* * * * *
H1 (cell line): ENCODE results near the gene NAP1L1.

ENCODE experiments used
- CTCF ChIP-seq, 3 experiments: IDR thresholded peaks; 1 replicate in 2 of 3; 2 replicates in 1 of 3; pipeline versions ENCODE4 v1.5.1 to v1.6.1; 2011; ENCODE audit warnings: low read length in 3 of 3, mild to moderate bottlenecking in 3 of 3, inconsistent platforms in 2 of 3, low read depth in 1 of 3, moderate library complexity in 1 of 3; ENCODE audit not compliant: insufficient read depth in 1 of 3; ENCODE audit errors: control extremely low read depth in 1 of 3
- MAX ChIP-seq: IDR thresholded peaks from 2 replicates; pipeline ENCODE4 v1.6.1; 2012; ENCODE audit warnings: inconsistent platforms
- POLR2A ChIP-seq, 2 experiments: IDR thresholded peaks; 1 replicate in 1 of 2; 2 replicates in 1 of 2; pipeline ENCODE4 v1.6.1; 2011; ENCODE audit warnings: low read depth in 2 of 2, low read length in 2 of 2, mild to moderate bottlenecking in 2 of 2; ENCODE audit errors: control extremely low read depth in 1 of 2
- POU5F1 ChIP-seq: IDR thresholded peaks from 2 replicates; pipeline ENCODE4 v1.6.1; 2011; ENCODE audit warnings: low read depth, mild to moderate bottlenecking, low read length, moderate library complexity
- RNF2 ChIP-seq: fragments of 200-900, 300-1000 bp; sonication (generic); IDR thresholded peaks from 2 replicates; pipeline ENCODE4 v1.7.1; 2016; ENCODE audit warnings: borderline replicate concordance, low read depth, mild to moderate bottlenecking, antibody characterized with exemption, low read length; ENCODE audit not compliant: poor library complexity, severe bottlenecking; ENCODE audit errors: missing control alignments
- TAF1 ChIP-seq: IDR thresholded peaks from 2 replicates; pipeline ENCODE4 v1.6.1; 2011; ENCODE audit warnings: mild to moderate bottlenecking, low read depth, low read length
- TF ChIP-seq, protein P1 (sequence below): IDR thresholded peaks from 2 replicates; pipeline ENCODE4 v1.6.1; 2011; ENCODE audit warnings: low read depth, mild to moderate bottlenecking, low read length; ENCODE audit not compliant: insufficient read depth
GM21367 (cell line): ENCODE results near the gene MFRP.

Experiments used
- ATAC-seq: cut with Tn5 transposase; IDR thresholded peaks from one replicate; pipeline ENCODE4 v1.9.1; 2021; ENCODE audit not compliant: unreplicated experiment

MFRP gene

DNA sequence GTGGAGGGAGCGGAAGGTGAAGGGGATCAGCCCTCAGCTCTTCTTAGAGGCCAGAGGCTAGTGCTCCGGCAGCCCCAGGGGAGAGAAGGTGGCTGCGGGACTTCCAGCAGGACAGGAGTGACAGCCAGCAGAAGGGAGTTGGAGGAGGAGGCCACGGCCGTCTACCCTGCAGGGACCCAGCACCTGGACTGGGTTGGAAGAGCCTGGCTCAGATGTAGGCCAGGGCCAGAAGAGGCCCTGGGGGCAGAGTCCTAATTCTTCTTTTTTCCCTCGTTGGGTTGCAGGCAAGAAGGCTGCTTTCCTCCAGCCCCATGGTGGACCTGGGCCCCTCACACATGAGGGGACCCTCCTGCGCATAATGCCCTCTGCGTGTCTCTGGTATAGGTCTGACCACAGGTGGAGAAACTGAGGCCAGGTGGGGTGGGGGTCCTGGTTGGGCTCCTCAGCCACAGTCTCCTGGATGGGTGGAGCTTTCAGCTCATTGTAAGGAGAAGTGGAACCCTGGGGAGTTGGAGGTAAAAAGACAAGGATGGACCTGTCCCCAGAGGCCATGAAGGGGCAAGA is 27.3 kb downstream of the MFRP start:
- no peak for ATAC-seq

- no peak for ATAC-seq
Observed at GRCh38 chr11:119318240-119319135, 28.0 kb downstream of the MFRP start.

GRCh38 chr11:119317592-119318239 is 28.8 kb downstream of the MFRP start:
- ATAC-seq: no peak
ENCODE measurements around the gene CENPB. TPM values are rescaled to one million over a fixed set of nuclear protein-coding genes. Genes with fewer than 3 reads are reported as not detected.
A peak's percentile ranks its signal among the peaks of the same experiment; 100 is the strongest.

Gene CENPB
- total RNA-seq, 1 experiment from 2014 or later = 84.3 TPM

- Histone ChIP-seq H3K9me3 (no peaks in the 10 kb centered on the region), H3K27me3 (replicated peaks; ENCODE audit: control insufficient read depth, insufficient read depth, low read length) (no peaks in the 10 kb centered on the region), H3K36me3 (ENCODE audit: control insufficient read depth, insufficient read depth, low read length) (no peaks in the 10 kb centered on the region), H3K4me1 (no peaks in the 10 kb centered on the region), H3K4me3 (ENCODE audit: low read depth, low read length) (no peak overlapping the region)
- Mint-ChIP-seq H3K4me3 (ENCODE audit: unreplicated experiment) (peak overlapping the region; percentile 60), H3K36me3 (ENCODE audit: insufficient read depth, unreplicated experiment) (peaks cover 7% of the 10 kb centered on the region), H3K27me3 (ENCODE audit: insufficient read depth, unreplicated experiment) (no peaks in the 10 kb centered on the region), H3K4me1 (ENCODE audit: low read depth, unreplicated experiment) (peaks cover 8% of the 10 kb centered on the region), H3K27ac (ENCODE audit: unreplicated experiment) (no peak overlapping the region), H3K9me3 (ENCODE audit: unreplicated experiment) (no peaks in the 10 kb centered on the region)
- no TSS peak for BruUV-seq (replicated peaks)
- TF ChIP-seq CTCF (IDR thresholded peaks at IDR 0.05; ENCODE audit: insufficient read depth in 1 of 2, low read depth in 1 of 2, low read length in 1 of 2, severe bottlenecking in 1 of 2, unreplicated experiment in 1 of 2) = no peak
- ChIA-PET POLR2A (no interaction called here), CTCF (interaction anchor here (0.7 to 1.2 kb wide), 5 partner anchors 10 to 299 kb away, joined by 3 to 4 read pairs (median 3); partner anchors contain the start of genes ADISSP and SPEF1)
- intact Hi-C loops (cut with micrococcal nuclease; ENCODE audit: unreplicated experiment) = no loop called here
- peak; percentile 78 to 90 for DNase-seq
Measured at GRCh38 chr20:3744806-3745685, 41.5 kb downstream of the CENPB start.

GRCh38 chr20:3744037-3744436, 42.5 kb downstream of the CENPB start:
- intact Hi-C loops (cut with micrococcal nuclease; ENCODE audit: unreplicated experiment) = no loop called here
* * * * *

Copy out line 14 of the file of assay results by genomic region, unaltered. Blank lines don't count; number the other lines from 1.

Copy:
DNA sequence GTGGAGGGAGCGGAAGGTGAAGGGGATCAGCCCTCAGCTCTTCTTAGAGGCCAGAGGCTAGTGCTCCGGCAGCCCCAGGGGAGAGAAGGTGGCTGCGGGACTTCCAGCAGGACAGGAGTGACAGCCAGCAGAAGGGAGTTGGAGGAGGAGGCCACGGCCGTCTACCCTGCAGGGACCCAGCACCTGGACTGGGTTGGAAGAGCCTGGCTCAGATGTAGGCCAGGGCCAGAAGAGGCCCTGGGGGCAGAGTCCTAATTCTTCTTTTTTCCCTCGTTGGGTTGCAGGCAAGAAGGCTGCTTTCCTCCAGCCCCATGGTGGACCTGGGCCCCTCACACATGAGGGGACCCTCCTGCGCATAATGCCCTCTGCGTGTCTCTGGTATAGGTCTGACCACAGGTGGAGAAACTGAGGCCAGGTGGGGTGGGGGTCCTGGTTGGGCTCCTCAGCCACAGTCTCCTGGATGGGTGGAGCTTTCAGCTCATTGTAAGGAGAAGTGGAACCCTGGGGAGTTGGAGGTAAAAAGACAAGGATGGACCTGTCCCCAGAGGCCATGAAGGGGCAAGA is 27.3 kb downstream of the MFRP start: